press noted the very public fall from grace of Felix Ku- lov, Kyrgyzstan’s one-time Prime Minister last month. Part of a select gaggle of domestic politicians known to the world beyond Kyrgyzstan’s borders, Kulov was stripped of his right to head the Ar-Namys party in parliament when a majority of the faction’s MPs put their signatures to a motion of no confidence in his leadership on September 13. Their mutiny will be all the more galling for“Iron Felix”, since he single-handedly founded Ar-Namys on a law and order platform over twelve years ago. But in Kyrgyzstan’s brave new parliamentary world, alliances and loyalties shift at frightening speeds and ditherers are dumped unsentimentally onto the po- litical scrapheap. Having ridden into lives as lawmak- ers on his back, Kulov’s colleagues rapidly arrived at the conclusion that their chief had become more of

a liability than an asset. They may well have been right. As a Kyrgyz who struggles to communicate effectively in the state language, Kulov’s continued prominence in the post-Osh events nationalist legislative climate always seemed somewhat unexplained. Moreover, there were signs that the man who was once half of an ill-fated‘tandem’with Kurmanbek Bakiev had lost his political hunger. As eighty-three names entered the October 30 presidential ballot, there was one which was conspicuously absent: Felix Kulov. The conspirators’defence that the retired Major- General used them as much as they used him is not as disingenuous as it sounds, either. It is uncertain, for instance, whether or not Kulov - a secular, Rus- sified northerner - would have succeeded in taking Ar-Namys into parliament without the help of Tur- sunbai Bakir uulu, a pious, conservative southerner, Akylbek Japarov, a former finance minister, and Tokon Mamitov, a nationalist from Balykchi. In fact, the Ar-Namys collective, which quickly splintered into two camps – one that wanted to at- tach itself to Kyrgyzstan’s ruling coalition and one that wanted to remain in opposition – exists to add weight to the assertion of Austrian academic Joseph Schumpeter that “a party is not, as classical doctrine would have us believe, a group of men who intend to promote public welfare upon some principle on which they are all agreed, but rather a group whose members propose to act in concert in the competi- tive struggle for political power.” Still, the haste with which the group imploded once the struggle for power had achieved its ulti- mate aim - entry into parliament - hardly bodes well for the future of Kyrgyz democracy.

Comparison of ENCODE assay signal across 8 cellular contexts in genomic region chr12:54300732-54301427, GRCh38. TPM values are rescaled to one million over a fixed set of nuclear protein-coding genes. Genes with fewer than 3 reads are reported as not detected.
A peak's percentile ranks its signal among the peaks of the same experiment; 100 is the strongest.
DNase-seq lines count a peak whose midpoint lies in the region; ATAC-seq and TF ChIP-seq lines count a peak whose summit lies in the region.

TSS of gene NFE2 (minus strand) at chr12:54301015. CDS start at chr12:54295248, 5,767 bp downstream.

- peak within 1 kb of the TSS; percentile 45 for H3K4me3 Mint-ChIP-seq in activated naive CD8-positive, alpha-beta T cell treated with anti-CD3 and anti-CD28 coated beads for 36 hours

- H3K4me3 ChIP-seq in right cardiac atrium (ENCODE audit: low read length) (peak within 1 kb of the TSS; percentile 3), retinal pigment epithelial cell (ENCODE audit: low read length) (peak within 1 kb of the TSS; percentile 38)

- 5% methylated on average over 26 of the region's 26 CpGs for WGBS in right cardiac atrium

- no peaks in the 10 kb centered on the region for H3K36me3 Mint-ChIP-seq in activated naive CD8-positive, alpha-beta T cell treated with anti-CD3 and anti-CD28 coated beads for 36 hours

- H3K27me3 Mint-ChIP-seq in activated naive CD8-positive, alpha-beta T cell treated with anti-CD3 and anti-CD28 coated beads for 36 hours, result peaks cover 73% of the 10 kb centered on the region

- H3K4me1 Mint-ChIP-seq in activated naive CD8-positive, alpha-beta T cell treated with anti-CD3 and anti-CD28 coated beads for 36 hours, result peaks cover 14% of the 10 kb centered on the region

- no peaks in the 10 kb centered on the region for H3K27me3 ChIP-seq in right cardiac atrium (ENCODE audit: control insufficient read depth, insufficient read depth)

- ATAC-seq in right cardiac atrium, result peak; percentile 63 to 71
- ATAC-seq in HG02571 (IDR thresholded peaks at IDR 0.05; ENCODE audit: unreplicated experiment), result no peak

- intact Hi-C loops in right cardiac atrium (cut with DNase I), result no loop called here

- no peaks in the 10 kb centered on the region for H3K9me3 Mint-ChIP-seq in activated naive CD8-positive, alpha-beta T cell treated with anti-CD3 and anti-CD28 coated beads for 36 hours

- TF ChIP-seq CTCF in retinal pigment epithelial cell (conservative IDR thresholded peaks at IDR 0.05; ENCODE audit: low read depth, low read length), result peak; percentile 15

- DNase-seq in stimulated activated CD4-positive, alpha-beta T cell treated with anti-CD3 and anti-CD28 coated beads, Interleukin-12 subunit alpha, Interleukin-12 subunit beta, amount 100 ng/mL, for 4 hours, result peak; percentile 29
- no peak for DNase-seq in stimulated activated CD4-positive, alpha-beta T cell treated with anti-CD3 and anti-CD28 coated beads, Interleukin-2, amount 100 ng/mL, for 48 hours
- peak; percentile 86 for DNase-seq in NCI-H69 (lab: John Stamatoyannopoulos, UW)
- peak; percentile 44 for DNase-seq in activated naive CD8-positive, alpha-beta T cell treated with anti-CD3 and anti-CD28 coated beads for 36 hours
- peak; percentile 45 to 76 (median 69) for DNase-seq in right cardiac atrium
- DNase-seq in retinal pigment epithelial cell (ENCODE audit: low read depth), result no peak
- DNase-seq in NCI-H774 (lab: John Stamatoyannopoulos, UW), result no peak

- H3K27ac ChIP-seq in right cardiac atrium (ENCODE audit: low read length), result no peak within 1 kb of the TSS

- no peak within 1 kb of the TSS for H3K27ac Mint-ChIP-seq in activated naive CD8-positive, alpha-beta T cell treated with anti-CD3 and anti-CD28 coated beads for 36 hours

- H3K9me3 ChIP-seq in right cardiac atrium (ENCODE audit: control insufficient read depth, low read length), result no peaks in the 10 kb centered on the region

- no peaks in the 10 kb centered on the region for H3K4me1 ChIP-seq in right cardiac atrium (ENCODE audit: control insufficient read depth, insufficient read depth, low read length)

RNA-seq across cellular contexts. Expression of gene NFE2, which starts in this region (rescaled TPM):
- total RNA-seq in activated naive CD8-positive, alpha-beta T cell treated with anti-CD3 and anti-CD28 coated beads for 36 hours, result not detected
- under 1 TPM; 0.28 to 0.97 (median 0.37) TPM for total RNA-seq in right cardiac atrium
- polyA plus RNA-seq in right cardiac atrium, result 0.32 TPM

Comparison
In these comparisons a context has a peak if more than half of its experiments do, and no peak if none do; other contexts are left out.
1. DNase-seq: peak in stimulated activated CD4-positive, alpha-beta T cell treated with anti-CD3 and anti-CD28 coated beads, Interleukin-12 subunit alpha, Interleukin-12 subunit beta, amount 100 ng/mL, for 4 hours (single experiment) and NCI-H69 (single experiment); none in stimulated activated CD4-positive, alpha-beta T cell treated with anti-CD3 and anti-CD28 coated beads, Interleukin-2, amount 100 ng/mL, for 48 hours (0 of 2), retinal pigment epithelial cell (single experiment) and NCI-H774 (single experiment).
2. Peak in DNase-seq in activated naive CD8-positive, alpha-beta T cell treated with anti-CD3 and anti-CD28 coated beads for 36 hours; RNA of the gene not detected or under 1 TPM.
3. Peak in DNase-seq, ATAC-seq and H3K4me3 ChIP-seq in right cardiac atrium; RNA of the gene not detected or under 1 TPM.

Frankenstein rising?

In the plot unleashed by the authors of the coun- try’s new parliamentary-style constitution, the 120-strong national legislature has now emerged unchallenged as the main protagonist. But many Kyrgyzstan-watchers are still undecided on whether

it is a hero or a villain. While international figures such as Hillary Clinton and Ban-Ki-Moon were quick to applaud Bishkek’s “bold attempt” to tame presidential power, nay-sayers emerged in the form of post-Soviet lead- ers like Dmitri Medvedev and Nursultan Nazarbayev, who contended the country simply “wasn’t ready”

who contended the country simply “wasn’t ready” Above An Ar-Namys campaign banner during last year’s

Above An Ar-Namys campaign banner during last year’s parliamentary elections (Bernd Hrdy)

for the division of responsibilities that accompany the decentralization of power. Whether that was a cynical effort to justify their own autocracy or a neu- tral observation is questionable, but for the moment the balance of evidence rests with the doubters. Ar-Namys are just the most obvious example of